The summer of sport continued as Tim Henman became the first British man since 1973 to reach the semi-finals of Wimbledon. He lost to his American doubles partner Pete Sampras, who went on to win the title for the fifth time in six years. The Olympic sprinter Linford Christie won his libel case against the former bank robber John McVicar, but still had to pay pounds 115,000 costs. The judge, unfamiliar with Mr Christie's groin-hugging Lycra running suits, asked: "What is Linford's lunchbox?" France, the hosts of the World Cup, beat Brazil (whose biggest star, Ronaldo, had suffered a fit before the match) to win it. Many French fans hoped their multi-racial team would be symbolic of a new spirit of tolerance. Or, as one said while he danced in the streets of Paris: "Au revoir, Monsieur Le Pen." More than 25,000 members of the Orange Order took part in a 10- day stand-off with the army after they were prevented from marching down the Garvaghy Road in Drumcree. The stalemate ended in tragedy: the Orangemen stood down after three young brothers were killed in a firebomb attack on a Catholic home. Derek Bentley was posthumously cleared of murdering a policeman 46 years after he was hanged for the crime. Not before time, said his family. So did friends of Nelson Mandela, who married Graca Machel on his 80th birthday. Brian Milton arrived back in Britain after 117 days, having completed the first flight around the world in a microlight aircraft. Seven adventurous insurance workers agreed to walk on hot coals as part of a training exercise, and were subsequently taken to hospital with severe burns.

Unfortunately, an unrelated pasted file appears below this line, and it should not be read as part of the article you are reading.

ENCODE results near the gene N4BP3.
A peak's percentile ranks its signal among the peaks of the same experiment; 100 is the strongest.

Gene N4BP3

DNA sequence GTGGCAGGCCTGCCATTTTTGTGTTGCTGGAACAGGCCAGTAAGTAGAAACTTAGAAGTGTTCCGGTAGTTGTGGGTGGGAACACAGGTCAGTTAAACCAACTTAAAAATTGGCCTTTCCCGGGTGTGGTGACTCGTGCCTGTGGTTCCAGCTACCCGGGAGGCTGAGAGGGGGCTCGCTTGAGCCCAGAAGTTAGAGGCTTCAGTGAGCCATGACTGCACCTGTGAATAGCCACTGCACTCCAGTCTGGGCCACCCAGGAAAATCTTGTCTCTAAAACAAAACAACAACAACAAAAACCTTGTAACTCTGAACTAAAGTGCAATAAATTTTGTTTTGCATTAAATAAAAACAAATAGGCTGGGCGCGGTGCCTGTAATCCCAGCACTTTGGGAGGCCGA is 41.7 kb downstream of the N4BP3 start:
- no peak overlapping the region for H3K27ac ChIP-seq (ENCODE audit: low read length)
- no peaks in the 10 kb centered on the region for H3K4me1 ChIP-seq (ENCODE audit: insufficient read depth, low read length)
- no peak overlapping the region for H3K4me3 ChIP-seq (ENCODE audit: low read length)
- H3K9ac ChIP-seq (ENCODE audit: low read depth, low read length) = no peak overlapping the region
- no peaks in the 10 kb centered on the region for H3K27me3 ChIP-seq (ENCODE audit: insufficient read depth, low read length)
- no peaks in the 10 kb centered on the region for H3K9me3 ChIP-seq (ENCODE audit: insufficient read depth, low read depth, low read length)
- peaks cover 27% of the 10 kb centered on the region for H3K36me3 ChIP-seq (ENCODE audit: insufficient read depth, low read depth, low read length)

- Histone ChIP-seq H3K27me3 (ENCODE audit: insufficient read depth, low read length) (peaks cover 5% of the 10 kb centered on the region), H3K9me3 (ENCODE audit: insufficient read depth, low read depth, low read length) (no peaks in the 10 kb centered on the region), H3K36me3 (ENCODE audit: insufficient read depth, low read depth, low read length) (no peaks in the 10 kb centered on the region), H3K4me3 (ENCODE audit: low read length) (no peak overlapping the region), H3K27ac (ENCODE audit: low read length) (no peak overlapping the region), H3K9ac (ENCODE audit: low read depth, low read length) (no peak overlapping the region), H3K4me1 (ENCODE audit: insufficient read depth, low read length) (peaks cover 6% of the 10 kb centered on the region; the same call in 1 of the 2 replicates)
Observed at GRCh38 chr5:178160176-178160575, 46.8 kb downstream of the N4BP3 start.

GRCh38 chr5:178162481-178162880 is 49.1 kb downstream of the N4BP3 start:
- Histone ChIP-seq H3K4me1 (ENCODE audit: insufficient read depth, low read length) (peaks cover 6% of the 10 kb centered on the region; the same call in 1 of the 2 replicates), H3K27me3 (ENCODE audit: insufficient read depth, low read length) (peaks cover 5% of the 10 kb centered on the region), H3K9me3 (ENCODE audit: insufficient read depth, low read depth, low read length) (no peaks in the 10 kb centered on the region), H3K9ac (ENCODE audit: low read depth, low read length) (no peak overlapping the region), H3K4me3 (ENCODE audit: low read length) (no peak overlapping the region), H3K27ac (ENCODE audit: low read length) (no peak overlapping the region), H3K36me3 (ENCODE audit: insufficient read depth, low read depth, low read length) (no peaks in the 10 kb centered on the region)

Terrorists bombed American embassies in Nairobi and Dar es Salaam, killing 81 people and injuring 1,200. President Clinton retaliated with air strikes on Afghanistan and the Sudan, saying that the targets were associated with the chief suspect, Osama bin Laden, and that one of them was a weapons factory. Both claims were denied. Whatever the truth, the raids deflected public attention from the Lewinsky affair, at least until the President was forced to testify before a grand jury. Afterwards he went on TV and conceded that he had engaged in a relationship with Monica which was "not appropriate. In fact it was wrong ". Chastity or marriage were the only two lifestyles for Christians, said the Anglican bishops of the world when they met in England for the Lambeth Conference, which takes place every 10 years. Homosexuality was still "against scripture". The retiring film censor, James Ferman, suggested that the laws restricting pornography should be relaxed. The Medicines Control Agency raided a sex shop in Soho and seized 14 imported cases of Viagra, which was not to be licensed until September. Ireland's Olympic triple gold medallist Michelle De Bruin was banned from swimming for four years after being found guilty of tampering with a drugs test. England cricket fans thought they must have taken hallucinogenics when their team beat South Africa to win a Test series against major opposition for the first time in 12 years. Scientists announced that the number of rats in Britain had reached 60 million, one for every human. A car bomb was left next to a school outfitter's in the shopping centre at Omagh, County Down, on a Saturday afternoon, killing 28 people and injuring 200. The group responsible, which called itself the Real IRA, issued an apology.